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The genetic factors that influence autism may overlap with those that underlie insomnia, according to a new study of autistic people and their relatives. By contrast, the two conditions show minimal overlap in environmental influences.
The results may help explain the frequent co-occurrence of autism and sleep issues, says lead investigator Mark Taylor, researcher in psychiatric epidemiology at the Karolinska Institutet in Stockholm, Sweden. Up to 90 percent of people with autism have disrupted sleep, and about 30 percent have a clinical diagnosis of a sleep disorder, according to previous research.
“This paper shows that [autistic individuals] are quite commonly diagnosed with insomnia and prescribed melatonin to help them sleep,” Taylor says. “But we are also looking at siblings and relatives in this study, and relatives of autistic people are also at a higher risk of developing insomnia.”
The strong overlap between the conditions underscores the importance of diagnosing and treating sleep problems in autistic individuals, says Philippe Mourrain, associate professor of psychiatry and behavioral sciences at Stanford University in California, who was not involved in the research.
“Sleep problems are overlooked. They are thought of as a byproduct — additional symptoms not worthy of investigating when it comes to autism,” he says. But in fact, poor sleep can impact brain development and influence the severity of autism traits.
Taylor and his colleagues used Swedish national health registries to identify 50,097 autistic people, along with nearly 56,000 of their full siblings (including 60 identical and 340 fraternal twins), 31,669 half-siblings and 214,665 cousins. They also analyzed data from 500,970 unrelated sex- and age-matched controls. They determined which participants had a diagnosis of insomnia — difficulty falling or staying asleep — or took melatonin, which in Sweden was available only by prescription before May 2021, when it became available over the counter.
About 23 percent of the autistic participants had insomnia or took melatonin, compared with 1.1 percent of the controls, the study shows. What’s more, the relatives of autistic people are also at increased odds of having insomnia; the more closely related the family member, the greater their chances are. Identical twins, for example, had about 6.6 times the usual odds of having insomnia, whereas cousins had about 1.3 times the usual odds.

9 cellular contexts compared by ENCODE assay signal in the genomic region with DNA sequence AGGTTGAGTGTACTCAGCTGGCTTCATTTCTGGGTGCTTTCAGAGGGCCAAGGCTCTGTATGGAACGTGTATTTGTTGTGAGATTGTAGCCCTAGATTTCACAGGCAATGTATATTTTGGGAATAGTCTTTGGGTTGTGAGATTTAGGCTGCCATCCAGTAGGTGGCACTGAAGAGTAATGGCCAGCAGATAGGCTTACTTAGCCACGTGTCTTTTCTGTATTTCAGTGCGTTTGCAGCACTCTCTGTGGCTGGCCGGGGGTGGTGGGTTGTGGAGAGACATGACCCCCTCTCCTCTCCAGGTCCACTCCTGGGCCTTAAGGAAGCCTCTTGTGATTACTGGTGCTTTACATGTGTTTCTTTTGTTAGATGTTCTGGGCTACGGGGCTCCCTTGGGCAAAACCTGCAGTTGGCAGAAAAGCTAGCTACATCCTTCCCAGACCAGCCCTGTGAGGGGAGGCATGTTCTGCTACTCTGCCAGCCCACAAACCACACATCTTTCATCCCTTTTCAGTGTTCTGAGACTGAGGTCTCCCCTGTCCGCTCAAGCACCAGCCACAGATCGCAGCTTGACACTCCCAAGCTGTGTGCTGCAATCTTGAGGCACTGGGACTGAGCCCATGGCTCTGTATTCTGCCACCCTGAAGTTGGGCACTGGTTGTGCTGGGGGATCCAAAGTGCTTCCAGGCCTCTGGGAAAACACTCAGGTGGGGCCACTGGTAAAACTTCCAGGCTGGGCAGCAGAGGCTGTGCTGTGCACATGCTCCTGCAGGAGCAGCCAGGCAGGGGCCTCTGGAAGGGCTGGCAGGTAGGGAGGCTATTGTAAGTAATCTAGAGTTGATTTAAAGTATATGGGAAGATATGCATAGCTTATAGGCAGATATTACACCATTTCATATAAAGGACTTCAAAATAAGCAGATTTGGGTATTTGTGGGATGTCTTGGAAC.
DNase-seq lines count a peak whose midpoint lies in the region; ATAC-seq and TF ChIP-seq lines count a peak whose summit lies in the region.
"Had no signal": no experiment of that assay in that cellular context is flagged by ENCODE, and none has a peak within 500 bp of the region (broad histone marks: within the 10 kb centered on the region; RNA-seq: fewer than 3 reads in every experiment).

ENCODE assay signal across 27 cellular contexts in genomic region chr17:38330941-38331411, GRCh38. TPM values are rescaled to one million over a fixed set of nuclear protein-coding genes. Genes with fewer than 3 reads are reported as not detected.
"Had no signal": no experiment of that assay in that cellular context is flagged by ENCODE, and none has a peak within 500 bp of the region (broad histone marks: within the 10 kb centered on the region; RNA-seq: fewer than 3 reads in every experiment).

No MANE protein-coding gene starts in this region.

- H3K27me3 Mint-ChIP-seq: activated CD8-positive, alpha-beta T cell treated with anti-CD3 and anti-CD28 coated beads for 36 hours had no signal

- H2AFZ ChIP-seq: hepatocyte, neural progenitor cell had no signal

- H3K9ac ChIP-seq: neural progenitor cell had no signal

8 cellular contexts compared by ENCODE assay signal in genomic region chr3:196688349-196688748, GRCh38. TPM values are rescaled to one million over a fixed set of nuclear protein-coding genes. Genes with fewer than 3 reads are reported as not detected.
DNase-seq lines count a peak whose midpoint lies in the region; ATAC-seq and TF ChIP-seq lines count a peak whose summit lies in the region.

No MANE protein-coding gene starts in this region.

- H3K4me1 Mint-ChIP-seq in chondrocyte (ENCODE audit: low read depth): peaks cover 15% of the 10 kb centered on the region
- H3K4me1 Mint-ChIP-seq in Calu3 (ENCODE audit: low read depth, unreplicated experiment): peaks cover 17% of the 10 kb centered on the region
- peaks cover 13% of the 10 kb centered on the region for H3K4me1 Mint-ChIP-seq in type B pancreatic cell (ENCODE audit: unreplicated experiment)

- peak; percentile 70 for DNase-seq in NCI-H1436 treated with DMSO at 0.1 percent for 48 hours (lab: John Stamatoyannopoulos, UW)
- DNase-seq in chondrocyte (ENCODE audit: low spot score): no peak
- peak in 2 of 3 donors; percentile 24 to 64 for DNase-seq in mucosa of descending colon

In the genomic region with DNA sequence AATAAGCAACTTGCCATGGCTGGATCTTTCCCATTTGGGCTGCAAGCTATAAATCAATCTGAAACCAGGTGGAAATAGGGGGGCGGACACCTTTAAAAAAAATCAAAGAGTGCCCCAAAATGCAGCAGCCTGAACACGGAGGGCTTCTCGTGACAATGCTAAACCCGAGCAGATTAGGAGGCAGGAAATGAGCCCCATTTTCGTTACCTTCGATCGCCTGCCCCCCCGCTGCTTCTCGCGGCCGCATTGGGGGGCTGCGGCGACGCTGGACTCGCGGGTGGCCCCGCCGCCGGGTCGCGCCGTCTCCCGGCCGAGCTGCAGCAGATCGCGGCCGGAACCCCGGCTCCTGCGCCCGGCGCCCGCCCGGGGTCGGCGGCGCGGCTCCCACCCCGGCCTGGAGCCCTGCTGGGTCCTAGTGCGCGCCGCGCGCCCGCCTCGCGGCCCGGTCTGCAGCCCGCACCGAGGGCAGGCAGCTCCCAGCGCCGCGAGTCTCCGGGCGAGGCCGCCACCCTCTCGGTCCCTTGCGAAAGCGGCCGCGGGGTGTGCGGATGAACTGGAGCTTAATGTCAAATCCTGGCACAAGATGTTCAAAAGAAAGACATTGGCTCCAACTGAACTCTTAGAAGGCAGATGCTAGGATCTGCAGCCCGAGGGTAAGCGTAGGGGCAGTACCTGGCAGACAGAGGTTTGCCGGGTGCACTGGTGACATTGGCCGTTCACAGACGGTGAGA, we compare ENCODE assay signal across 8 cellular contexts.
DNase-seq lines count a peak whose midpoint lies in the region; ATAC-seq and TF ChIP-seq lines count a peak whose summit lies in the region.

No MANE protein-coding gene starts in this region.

A second analysis of data from 30,558 identical and fraternal twins in the ongoing Child and Adolescent Twin Study in Sweden yielded similar results: Among 423 autistic twins in this sample, about 39 percent had insomnia or had been prescribed melatonin, compared with only 4 percent of the non-autistic twins.
When one twin in a pair has autism or autism traits, the other twin often has insomnia, the team found. This trend was more prominent among identical twins, who share nearly all of their genes, than among fraternal twins, who share only half. Shared genetic factors explained 94 percent of the correlation, whereas nonshared environmental influences accounted for just 6 percent.
The results were published in July in the Journal of Child Psychology and Psychiatry.
“Finding a genetic correlation [between autism and sleep problems] confirms what we are often already seeing clinically,” says Amanda Bennett, clinical chair of the Autism Integrated Care Program at Children’s Hospital of Philadelphia. “What could really change practice someday is if we could identify genetic variations that help us predict and address these co-occurring symptoms proactively.”
Taylor’s team is examining the co-occurrence of autism and other traits with mental health conditions such as anxiety, depression, schizophrenia and bipolar disorder. Some traits, including sensory sensitivity, hyperactivity and anxiety, can contribute to poor sleep in autistic people and are genetically correlated with autism, he says — leaving open the possibility that insomnia is not directly correlated genetically to autism, but rather to other co-occurring conditions.
Cite this article: https://doi.org/10.53053/OOHQ7251